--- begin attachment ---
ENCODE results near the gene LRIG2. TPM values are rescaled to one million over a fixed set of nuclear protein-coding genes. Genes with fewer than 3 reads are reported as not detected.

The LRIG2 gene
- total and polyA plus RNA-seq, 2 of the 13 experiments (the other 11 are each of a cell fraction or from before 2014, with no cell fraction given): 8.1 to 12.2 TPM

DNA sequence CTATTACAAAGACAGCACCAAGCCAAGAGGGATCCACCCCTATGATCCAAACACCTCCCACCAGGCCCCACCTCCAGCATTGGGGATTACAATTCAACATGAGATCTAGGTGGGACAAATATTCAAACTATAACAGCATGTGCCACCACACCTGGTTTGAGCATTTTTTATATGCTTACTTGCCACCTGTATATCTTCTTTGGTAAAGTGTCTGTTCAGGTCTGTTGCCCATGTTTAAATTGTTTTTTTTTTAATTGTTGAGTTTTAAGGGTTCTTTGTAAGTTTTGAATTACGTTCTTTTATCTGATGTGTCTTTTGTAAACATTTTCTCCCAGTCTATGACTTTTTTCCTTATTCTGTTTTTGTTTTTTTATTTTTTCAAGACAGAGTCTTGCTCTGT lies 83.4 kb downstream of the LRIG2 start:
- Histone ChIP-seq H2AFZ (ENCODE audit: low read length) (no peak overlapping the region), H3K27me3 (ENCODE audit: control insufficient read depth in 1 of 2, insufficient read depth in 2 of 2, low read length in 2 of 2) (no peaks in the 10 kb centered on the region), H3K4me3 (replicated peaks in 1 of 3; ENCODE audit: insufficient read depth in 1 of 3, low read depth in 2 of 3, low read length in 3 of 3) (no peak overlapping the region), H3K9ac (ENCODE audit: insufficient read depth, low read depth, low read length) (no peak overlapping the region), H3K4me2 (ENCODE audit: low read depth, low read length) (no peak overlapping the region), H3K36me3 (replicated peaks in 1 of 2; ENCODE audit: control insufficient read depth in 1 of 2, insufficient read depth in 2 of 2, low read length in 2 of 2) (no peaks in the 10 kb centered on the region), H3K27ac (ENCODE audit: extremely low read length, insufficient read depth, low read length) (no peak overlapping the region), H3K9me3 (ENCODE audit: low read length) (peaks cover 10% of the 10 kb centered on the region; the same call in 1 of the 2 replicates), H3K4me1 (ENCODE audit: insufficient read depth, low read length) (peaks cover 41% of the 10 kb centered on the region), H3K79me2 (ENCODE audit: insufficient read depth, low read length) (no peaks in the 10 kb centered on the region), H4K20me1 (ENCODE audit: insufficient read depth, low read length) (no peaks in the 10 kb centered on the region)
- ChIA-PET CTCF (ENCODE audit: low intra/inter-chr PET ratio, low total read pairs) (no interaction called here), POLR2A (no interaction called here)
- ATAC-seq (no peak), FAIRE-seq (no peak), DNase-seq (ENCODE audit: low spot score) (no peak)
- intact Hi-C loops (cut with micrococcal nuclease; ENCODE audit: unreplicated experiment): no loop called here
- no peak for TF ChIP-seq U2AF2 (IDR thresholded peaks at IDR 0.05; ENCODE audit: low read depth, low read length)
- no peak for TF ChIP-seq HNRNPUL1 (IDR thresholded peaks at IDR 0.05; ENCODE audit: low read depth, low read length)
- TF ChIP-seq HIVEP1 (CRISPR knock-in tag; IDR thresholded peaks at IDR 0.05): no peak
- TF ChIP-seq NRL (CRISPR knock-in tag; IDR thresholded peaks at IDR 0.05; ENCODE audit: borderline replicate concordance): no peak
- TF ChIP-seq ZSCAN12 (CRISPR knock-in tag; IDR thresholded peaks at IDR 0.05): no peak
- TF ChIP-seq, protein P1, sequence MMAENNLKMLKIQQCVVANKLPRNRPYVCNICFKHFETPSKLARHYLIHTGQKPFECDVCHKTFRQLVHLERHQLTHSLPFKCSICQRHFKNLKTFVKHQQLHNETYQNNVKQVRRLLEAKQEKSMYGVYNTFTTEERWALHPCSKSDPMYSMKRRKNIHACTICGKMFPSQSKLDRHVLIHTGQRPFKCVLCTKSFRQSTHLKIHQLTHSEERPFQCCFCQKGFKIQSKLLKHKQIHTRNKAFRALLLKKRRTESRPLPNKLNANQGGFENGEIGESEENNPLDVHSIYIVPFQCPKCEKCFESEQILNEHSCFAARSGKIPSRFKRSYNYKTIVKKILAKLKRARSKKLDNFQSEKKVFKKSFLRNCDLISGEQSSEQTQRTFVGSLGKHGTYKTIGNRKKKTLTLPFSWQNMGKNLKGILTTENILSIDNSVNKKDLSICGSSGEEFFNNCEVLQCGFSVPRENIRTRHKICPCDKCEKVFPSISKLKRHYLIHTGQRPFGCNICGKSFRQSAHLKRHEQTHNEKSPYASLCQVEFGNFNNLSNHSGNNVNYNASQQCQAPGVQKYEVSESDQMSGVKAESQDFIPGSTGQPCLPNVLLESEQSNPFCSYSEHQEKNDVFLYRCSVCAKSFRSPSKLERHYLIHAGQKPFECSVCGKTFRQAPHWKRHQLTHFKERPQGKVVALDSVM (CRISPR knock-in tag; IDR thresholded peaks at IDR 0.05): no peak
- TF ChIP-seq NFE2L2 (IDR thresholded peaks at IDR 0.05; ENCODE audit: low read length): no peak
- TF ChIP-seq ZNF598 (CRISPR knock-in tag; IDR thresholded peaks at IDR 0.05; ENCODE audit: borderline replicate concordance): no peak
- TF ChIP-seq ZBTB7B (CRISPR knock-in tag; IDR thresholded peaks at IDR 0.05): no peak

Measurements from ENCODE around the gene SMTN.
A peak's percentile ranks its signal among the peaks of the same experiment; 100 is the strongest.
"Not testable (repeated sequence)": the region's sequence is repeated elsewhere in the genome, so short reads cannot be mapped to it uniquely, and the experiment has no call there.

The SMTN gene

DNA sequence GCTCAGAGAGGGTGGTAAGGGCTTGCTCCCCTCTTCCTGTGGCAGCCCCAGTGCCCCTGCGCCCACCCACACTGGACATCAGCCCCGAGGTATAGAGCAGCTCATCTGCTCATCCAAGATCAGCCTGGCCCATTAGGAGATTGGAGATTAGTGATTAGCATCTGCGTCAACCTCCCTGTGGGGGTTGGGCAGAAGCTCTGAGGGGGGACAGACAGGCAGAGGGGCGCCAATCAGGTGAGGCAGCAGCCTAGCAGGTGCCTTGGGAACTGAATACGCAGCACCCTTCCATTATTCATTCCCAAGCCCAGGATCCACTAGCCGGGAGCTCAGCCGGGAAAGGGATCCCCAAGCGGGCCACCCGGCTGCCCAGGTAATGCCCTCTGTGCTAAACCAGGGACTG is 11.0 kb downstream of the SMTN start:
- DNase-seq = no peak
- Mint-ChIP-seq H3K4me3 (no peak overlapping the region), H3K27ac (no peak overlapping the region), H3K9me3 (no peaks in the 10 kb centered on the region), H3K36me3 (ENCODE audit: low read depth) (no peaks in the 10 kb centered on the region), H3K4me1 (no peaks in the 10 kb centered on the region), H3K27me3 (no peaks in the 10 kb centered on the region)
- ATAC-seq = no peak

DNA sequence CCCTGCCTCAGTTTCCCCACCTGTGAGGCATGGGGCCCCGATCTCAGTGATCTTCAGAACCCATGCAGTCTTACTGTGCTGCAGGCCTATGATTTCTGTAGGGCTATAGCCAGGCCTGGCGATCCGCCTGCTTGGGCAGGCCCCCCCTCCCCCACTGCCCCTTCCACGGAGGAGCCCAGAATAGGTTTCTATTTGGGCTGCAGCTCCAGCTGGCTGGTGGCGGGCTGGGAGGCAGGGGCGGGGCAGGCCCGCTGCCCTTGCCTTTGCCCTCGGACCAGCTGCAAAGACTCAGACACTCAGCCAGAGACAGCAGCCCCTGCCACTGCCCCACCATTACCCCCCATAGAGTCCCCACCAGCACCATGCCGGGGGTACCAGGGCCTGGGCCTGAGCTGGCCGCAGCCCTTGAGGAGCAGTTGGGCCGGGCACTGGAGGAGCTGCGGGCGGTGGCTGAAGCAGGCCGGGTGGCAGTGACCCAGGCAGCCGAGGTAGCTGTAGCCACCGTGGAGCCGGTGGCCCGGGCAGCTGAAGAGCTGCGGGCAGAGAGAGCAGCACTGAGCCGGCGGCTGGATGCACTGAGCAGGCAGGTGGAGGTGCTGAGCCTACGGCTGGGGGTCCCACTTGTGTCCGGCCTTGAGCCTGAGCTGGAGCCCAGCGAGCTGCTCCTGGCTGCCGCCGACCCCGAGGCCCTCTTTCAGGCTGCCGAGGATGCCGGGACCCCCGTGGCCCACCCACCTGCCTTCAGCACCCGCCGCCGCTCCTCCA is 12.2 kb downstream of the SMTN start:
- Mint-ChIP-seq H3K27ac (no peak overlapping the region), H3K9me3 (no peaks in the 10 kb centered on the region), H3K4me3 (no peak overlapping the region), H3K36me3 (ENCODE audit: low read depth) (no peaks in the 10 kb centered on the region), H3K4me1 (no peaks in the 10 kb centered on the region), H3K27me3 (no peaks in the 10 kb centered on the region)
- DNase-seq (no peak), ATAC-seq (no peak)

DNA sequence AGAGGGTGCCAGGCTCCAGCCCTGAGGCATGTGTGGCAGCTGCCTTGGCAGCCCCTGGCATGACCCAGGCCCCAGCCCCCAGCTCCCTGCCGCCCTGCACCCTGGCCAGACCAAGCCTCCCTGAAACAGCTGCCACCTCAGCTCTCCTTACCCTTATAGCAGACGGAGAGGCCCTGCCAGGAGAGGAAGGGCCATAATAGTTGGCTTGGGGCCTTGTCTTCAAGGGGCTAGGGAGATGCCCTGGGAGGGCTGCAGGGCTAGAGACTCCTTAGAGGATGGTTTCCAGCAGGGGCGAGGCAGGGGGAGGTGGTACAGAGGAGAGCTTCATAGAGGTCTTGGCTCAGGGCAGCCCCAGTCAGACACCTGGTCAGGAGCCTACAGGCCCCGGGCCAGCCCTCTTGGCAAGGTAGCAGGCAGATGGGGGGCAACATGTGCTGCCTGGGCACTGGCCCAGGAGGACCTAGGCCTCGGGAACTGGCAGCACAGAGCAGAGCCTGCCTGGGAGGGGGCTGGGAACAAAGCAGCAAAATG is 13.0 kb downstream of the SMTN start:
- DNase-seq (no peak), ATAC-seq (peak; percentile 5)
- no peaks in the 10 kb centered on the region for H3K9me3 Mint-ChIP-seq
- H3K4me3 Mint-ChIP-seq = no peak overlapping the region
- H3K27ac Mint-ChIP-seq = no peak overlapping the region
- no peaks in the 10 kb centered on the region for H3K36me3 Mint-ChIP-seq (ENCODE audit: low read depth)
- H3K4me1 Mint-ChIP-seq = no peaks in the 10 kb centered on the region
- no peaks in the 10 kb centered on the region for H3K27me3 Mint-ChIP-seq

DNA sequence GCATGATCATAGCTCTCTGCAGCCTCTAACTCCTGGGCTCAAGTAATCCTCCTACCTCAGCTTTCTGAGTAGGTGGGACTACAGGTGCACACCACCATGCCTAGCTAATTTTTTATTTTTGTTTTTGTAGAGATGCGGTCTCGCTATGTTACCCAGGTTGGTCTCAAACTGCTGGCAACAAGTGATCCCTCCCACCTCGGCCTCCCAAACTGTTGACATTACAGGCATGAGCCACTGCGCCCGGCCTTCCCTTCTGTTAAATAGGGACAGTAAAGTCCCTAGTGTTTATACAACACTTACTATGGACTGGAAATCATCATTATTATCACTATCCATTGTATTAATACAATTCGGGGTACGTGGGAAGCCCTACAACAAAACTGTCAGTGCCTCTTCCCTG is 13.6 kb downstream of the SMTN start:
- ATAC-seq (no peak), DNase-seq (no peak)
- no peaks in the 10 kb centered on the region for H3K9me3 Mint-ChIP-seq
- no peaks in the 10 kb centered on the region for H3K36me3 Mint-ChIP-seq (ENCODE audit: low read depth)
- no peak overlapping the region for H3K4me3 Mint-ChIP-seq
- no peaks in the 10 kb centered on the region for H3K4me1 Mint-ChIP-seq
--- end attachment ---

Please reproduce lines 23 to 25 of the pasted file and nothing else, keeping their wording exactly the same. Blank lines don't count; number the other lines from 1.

- DNase-seq = no peak
- Mint-ChIP-seq H3K4me3 (no peak overlapping the region), H3K27ac (no peak overlapping the region), H3K9me3 (no peaks in the 10 kb centered on the region), H3K36me3 (ENCODE audit: low read depth) (no peaks in the 10 kb centered on the region), H3K4me1 (no peaks in the 10 kb centered on the region), H3K27me3 (no peaks in the 10 kb centered on the region)
- ATAC-seq = no peak